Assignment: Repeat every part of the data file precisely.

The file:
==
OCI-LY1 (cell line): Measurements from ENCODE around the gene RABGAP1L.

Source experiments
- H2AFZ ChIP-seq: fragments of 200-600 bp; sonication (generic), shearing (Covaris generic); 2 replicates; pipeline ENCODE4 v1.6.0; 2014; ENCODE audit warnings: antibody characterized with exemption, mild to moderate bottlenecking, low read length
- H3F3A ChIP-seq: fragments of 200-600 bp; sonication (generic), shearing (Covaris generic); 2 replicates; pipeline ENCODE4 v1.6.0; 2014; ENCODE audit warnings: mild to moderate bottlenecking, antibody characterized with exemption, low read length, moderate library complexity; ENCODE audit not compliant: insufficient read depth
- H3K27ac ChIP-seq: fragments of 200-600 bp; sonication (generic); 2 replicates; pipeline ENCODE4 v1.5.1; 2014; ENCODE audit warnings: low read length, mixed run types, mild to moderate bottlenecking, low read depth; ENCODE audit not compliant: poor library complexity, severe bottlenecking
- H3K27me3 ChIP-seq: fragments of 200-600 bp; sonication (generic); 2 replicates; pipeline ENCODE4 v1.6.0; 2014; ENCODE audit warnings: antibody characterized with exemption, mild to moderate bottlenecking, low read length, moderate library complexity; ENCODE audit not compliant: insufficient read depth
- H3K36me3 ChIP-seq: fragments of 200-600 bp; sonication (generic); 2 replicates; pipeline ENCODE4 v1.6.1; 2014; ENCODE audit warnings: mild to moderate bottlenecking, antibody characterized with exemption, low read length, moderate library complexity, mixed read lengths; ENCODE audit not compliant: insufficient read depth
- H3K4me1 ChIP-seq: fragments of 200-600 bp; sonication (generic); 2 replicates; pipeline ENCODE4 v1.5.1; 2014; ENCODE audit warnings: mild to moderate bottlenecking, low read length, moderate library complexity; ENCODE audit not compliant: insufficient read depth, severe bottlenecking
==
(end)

OCI-LY1 (cell line): Measurements from ENCODE around the gene RABGAP1L.

Source experiments
- H2AFZ ChIP-seq: fragments of 200-600 bp; sonication (generic), shearing (Covaris generic); 2 replicates; pipeline ENCODE4 v1.6.0; 2014; ENCODE audit warnings: antibody characterized with exemption, mild to moderate bottlenecking, low read length
- H3F3A ChIP-seq: fragments of 200-600 bp; sonication (generic), shearing (Covaris generic); 2 replicates; pipeline ENCODE4 v1.6.0; 2014; ENCODE audit warnings: mild to moderate bottlenecking, antibody characterized with exemption, low read length, moderate library complexity; ENCODE audit not compliant: insufficient read depth
- H3K27ac ChIP-seq: fragments of 200-600 bp; sonication (generic); 2 replicates; pipeline ENCODE4 v1.5.1; 2014; ENCODE audit warnings: low read length, mixed run types, mild to moderate bottlenecking, low read depth; ENCODE audit not compliant: poor library complexity, severe bottlenecking
- H3K27me3 ChIP-seq: fragments of 200-600 bp; sonication (generic); 2 replicates; pipeline ENCODE4 v1.6.0; 2014; ENCODE audit warnings: antibody characterized with exemption, mild to moderate bottlenecking, low read length, moderate library complexity; ENCODE audit not compliant: insufficient read depth
- H3K36me3 ChIP-seq: fragments of 200-600 bp; sonication (generic); 2 replicates; pipeline ENCODE4 v1.6.1; 2014; ENCODE audit warnings: mild to moderate bottlenecking, antibody characterized with exemption, low read length, moderate library complexity, mixed read lengths; ENCODE audit not compliant: insufficient read depth
- H3K4me1 ChIP-seq: fragments of 200-600 bp; sonication (generic); 2 replicates; pipeline ENCODE4 v1.5.1; 2014; ENCODE audit warnings: mild to moderate bottlenecking, low read length, moderate library complexity; ENCODE audit not compliant: insufficient read depth, severe bottlenecking